In the process of synthesizing B-12, Woodward & Co. produce an intermediate thioether they refer to as Type I. "Type I because we found early in working with these substances that they were very labile, and undergo quite a plethora of changes. [Type I is prone] to an isomerization in which the C-N double bond is transformed into a C-C double bond to give thioether Type II." I may be missing something basic here, but what's behind the ready conversion of Type I into Type II? (I haven't taken o-chem in a while and am reading out of curiosity.) Also, does he mean that as soon as he produces Type I it starts converting into Type II, almost as if, practically, Type I doesn't exist? enter image description here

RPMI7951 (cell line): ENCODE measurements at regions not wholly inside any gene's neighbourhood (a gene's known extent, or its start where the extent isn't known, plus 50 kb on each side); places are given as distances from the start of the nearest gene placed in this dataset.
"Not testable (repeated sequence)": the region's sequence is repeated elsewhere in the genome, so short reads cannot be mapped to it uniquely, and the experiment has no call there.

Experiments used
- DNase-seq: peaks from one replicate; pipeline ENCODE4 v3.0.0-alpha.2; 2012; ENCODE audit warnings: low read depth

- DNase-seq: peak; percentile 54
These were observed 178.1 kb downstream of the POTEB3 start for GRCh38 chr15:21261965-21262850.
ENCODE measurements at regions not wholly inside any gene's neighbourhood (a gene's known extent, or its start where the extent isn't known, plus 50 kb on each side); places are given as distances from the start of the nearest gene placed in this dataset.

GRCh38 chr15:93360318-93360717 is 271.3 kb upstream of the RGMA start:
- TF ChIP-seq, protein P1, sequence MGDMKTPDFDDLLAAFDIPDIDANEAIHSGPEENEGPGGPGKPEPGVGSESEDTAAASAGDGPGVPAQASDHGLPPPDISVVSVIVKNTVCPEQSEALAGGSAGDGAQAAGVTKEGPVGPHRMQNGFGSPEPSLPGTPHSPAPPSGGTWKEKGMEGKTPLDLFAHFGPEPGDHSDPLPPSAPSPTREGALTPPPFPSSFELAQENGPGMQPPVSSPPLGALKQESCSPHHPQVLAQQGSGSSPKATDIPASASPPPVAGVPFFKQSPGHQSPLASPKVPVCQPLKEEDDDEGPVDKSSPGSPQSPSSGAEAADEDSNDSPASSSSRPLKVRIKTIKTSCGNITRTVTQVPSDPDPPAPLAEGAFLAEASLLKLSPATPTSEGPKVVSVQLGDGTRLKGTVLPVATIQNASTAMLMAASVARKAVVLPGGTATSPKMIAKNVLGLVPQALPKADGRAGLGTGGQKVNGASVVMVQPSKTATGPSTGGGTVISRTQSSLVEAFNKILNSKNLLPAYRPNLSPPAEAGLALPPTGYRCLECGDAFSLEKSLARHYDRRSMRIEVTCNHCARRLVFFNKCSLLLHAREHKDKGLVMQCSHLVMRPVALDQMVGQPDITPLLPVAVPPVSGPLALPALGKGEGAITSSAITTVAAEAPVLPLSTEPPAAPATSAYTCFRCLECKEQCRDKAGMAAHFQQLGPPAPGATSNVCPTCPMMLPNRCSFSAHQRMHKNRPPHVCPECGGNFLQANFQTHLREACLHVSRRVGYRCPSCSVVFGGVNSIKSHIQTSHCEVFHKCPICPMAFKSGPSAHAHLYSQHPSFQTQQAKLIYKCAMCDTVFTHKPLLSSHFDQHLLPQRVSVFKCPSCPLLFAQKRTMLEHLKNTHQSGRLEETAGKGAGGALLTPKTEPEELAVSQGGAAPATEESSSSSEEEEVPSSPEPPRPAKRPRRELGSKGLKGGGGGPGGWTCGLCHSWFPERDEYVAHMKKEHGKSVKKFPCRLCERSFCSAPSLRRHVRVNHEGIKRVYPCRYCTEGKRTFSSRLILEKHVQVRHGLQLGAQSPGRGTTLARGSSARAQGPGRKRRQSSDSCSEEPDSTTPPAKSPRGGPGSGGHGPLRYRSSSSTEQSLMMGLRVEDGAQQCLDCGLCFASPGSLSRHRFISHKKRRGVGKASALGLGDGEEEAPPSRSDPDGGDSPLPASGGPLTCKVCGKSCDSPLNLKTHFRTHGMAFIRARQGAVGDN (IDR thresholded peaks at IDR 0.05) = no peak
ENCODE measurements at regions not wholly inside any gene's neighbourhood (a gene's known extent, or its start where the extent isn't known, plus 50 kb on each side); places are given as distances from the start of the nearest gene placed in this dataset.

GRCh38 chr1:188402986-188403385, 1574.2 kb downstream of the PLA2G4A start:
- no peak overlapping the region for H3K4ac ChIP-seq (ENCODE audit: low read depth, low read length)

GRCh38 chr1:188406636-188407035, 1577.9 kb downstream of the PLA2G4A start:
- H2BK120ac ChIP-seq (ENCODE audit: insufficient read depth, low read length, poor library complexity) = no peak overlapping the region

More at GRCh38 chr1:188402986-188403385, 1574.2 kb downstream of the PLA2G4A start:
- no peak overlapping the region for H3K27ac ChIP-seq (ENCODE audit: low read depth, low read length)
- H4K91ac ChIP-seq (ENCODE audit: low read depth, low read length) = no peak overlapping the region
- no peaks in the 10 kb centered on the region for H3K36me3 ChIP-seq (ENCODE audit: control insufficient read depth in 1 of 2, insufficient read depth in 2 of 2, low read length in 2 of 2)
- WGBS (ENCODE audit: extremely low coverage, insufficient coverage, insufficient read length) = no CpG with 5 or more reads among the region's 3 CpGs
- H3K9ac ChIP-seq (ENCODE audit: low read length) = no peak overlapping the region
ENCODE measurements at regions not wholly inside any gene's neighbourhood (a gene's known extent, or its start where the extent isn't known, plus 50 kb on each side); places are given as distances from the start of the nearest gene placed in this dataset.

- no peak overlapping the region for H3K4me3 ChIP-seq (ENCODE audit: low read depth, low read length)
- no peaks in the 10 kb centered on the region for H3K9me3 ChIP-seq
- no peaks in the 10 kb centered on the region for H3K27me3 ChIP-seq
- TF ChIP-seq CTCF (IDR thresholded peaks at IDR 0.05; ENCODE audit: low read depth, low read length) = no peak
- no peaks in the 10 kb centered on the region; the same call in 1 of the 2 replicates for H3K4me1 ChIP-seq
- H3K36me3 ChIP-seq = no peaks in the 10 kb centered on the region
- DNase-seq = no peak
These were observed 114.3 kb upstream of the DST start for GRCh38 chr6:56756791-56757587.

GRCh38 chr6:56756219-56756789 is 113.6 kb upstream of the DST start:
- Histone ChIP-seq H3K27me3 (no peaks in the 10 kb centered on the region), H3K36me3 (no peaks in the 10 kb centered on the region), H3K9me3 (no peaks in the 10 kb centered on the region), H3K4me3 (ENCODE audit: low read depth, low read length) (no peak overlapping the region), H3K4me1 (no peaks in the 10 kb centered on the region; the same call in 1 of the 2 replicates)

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    $\begingroup$ Generally imines are a bit more favorable then enamines. It's technically thioimidoester, (imine+thioether at one carbon), though, and apparently tautomerisation equilibrium is somewhat shifted. $\endgroup$
    – Mithoron
    Aug 22 at 22:40


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